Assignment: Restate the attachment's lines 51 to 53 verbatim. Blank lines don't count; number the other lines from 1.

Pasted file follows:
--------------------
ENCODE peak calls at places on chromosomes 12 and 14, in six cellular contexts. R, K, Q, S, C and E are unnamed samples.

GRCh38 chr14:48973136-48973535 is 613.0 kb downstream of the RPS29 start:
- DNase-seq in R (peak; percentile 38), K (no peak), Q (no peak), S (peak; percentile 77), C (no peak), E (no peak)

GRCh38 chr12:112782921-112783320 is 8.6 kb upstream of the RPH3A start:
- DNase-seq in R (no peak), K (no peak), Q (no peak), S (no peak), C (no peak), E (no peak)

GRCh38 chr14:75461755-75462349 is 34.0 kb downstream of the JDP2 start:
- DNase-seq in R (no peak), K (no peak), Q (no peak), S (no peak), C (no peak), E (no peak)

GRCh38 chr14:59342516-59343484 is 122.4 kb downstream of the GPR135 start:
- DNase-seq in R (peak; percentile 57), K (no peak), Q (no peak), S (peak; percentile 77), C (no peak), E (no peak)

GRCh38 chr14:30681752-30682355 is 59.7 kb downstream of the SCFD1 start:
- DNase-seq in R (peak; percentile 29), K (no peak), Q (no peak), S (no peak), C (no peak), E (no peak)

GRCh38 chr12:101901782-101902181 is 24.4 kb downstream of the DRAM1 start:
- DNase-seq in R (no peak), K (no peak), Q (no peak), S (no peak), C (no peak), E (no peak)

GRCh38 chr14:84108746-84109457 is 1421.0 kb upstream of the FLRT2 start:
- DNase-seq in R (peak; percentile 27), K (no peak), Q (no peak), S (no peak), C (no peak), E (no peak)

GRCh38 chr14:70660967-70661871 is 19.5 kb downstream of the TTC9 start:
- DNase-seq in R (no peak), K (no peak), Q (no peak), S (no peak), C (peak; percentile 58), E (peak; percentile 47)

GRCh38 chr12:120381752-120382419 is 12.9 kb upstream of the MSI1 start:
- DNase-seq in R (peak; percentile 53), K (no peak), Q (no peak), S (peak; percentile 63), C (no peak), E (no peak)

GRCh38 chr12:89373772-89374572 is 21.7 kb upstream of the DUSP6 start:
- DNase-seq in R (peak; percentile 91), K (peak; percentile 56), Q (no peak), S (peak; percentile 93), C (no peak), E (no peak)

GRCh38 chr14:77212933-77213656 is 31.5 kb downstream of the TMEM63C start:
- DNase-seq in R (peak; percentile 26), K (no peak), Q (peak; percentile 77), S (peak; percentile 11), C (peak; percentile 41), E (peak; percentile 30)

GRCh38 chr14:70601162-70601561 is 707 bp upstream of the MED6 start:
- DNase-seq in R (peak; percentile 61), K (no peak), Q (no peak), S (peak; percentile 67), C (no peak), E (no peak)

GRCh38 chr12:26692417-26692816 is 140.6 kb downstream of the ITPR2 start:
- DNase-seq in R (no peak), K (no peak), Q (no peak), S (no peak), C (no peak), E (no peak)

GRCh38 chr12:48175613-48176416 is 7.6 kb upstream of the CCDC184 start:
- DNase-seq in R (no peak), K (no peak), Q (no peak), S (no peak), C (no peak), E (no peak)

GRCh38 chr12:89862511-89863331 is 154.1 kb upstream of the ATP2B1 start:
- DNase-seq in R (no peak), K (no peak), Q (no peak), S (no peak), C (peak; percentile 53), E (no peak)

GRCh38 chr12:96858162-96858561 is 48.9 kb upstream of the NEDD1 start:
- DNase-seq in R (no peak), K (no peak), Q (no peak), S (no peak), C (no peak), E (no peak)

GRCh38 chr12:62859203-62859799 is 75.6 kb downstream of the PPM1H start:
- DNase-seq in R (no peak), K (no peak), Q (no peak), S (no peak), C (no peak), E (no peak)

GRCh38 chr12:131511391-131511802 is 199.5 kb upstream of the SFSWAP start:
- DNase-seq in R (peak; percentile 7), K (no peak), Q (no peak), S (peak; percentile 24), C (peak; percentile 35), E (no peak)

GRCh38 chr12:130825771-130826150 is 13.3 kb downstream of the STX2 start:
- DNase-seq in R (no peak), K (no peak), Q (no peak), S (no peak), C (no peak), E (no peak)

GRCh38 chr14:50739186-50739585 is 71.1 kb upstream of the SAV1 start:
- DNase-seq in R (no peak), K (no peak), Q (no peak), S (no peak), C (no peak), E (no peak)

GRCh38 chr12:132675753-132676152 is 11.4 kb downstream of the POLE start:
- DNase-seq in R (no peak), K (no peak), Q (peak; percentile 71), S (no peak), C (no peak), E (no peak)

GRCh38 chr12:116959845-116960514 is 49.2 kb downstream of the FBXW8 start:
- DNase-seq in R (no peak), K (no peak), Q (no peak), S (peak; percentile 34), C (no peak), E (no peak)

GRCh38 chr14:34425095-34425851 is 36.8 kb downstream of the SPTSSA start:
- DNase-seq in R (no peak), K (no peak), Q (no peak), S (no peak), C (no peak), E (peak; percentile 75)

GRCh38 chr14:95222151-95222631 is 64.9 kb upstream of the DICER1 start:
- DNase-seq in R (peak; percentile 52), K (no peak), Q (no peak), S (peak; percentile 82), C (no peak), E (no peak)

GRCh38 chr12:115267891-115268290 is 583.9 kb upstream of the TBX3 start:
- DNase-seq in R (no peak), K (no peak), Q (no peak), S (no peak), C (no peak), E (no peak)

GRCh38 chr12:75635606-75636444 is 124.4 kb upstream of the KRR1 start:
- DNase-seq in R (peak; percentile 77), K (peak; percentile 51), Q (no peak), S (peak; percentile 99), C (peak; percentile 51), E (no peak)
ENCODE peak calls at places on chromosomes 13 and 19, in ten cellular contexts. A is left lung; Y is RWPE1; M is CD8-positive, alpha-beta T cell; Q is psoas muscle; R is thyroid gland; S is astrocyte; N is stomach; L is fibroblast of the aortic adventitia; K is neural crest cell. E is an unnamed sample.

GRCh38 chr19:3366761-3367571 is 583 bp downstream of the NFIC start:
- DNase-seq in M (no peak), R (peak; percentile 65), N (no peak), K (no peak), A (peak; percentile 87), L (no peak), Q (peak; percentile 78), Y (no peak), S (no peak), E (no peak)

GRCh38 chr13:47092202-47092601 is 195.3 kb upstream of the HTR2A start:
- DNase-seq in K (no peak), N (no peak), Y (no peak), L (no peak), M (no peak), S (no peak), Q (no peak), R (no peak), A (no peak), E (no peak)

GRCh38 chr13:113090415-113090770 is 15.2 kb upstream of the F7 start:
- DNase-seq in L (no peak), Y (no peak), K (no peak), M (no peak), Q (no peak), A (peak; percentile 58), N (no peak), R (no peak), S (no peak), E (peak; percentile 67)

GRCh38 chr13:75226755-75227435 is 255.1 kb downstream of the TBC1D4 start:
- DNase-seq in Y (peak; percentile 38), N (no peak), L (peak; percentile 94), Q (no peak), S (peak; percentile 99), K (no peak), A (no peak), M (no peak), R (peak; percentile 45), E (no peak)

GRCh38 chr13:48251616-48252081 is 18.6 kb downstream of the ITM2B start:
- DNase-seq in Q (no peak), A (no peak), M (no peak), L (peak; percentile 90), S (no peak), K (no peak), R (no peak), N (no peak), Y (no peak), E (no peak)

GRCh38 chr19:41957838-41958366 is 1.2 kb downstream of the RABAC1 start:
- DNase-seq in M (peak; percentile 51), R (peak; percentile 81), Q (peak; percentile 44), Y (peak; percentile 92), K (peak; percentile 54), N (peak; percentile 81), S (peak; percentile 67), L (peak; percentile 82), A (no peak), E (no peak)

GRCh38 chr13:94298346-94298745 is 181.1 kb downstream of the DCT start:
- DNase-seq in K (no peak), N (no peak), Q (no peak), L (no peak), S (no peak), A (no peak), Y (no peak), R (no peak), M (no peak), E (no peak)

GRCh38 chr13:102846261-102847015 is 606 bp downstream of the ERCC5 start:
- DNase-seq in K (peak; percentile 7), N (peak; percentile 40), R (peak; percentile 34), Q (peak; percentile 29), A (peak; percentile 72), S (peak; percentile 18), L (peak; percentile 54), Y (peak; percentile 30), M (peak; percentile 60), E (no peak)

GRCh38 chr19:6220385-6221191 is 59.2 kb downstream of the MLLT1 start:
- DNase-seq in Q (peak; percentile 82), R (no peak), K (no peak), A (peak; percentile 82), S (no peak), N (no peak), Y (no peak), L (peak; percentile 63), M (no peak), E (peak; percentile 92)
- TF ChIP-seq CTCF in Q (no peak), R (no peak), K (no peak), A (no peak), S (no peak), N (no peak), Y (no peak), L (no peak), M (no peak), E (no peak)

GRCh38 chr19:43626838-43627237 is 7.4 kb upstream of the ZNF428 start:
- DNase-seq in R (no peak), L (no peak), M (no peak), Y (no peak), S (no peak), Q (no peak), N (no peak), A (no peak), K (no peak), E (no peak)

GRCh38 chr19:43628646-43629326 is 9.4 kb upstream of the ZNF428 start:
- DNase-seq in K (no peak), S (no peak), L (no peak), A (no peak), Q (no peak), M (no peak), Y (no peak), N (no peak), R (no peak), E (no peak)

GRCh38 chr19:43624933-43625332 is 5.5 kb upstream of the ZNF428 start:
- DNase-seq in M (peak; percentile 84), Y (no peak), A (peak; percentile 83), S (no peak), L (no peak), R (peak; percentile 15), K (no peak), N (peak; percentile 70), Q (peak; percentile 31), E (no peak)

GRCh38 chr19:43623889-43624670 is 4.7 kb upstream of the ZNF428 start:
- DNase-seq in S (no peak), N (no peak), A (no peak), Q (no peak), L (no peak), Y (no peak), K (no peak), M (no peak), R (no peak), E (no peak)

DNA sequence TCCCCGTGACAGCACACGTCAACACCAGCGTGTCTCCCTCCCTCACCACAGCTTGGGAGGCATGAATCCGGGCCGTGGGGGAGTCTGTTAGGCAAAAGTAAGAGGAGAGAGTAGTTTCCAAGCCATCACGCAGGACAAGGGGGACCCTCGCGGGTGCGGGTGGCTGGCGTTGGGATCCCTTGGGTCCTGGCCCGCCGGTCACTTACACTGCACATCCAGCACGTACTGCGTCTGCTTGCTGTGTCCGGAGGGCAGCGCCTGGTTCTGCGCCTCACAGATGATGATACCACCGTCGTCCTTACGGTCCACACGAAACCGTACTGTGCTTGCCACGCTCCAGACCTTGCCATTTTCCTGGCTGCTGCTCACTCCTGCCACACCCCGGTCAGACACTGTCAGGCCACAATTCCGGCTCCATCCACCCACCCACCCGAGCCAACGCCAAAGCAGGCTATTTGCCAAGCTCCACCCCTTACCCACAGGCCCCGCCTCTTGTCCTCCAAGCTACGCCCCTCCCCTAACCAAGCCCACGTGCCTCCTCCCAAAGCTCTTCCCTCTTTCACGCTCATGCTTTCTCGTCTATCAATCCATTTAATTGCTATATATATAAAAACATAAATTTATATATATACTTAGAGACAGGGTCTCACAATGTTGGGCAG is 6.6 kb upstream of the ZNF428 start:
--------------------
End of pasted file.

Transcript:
- DNase-seq in R (no peak), K (no peak), Q (no peak), S (no peak), C (no peak), E (no peak)

GRCh38 chr12:75635606-75636444 is 124.4 kb upstream of the KRR1 start:
- DNase-seq in R (peak; percentile 77), K (peak; percentile 51), Q (no peak), S (peak; percentile 99), C (peak; percentile 51), E (no peak)